LONDON — Leonardo da Vinci is heralded as one of the most brilliant creative minds in history, but that mind may have wandered a bit more than the average genius. That’s because, according to a British researcher, there’s a strong probability that Leonardo suffered from Attention Deficit and Hyperactivity Disorder (ADHD).
The theory could explain why historical accounts claim the artist and polymath often failed to finish his works and was known for being a chronic procrastinator — two hallmarks of ADHD. Other symptoms of the disorder include restlessness, poor organization skills, and unhealthy sleeping habits.
“While impossible to make a post-mortem diagnosis for someone who lived 500 years ago, I am confident that ADHD is the most convincing and scientifically plausible hypothesis to explain Leonardo’s difficulty in finishing his works,” says Marco Catani, a professor from the Institute of Psychiatry, Psychology & Neuroscience at King’s College London, in a statement. “Historical records show Leonardo spent excessive time planning projects but lacked perseverance. ADHD could explain aspects of Leonardo’s temperament and his strange mercurial genius.”
Catani, who specializes in treating neurodevelopmental conditions including ADHD, suggests that the disorder may also have contributed to Leonardo’s creativity and other scholarly accomplishments. Biographers claim that he was always on the move and couldn’t stick to one task at a time, a trait that stood out even as a child. It’s said that Leonardo would work night and day, getting little sleep, and compensating for his work habits by napping throughout the day.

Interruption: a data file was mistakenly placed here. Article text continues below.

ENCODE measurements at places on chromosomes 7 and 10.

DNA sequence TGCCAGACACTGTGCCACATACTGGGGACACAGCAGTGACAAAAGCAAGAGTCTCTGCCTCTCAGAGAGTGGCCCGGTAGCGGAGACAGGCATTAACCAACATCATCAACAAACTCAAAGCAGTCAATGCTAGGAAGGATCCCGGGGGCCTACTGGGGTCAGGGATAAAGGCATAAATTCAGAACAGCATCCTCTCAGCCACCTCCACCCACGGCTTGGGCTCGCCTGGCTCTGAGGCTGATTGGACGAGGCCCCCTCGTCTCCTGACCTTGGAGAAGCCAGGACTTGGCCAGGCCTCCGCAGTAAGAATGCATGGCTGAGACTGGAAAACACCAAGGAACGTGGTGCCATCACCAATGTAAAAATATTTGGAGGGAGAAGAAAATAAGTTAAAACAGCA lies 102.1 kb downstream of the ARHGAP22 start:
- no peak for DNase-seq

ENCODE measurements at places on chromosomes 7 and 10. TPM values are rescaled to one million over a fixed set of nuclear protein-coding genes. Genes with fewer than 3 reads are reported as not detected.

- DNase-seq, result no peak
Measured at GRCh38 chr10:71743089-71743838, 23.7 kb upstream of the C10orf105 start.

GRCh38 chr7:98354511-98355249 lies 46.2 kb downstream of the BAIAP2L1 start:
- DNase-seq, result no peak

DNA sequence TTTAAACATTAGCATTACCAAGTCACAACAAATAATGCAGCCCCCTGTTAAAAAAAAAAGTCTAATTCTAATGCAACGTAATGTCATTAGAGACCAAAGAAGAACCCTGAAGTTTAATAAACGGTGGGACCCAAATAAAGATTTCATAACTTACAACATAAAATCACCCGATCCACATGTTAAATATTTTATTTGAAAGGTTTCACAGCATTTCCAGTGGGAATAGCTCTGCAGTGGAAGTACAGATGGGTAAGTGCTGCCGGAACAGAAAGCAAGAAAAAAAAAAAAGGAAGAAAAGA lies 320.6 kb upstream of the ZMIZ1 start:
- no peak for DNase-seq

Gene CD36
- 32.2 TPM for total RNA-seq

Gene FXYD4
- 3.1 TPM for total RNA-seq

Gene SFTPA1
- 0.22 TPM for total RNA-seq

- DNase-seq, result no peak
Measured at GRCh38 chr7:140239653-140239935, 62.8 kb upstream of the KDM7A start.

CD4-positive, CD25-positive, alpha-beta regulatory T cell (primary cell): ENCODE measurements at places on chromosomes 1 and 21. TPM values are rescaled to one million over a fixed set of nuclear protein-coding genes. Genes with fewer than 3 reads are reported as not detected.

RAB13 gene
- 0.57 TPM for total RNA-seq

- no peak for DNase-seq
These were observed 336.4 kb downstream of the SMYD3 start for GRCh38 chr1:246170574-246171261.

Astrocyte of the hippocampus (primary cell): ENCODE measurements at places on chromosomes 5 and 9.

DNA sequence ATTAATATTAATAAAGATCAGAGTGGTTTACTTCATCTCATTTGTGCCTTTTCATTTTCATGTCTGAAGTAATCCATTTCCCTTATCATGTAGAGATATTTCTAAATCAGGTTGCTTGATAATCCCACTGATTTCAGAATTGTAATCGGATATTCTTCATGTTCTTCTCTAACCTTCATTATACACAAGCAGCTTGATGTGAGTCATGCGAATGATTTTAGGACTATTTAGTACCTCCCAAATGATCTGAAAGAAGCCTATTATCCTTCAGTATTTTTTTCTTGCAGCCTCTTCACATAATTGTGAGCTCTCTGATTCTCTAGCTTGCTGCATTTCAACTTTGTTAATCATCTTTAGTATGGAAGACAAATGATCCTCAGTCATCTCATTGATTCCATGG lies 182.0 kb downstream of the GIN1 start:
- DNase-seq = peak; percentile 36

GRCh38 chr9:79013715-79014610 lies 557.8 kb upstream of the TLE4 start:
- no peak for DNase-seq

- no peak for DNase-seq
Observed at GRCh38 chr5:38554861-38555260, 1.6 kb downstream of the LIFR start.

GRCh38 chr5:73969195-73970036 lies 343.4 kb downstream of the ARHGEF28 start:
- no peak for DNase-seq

He was insatiably curious — to a fault. His inquisitive mind led to frequent distractions, which could be why he couldn’t complete jobs for patrons or collaborations with other artists. Catani says Leonardo was also left-handed and likely dyslexic.
But it’s also possible that having ADHD allowed Leonardo to think so freely and show unparalleled mastery when it came to his work and creations.
“There is a prevailing misconception that ADHD is typical of misbehaving children with low intelligence, destined for a troubled life,” says Catani. “On the contrary, most of the adults I see in my clinic report having been bright, intuitive children, but develop symptoms of anxiety and depression later in life for having failed to achieve their potential.”
Of course, many children and adults today turn to modern medicine for help with curbing the effects of the very prevalent condition. We’ll never know just how many other masterpieces from Leonardo would be hanging in museums today if modern-day treatments were available for ADHD back then, but Catani contends we’d celebrate him even more so today.
“Undeniably Leonardo accomplished more than any other human being could possibly dream of in a lifespan,” he writes, “but one wonders what would have been the impact of his work on history if he had managed to apply himself more consistently to his art and effectively disseminate his intuitions and discoveries.”
The iconic figure of the Italian Renaissance died on May 2, 1519.
Catani’s paper is published in the journal BRAIN.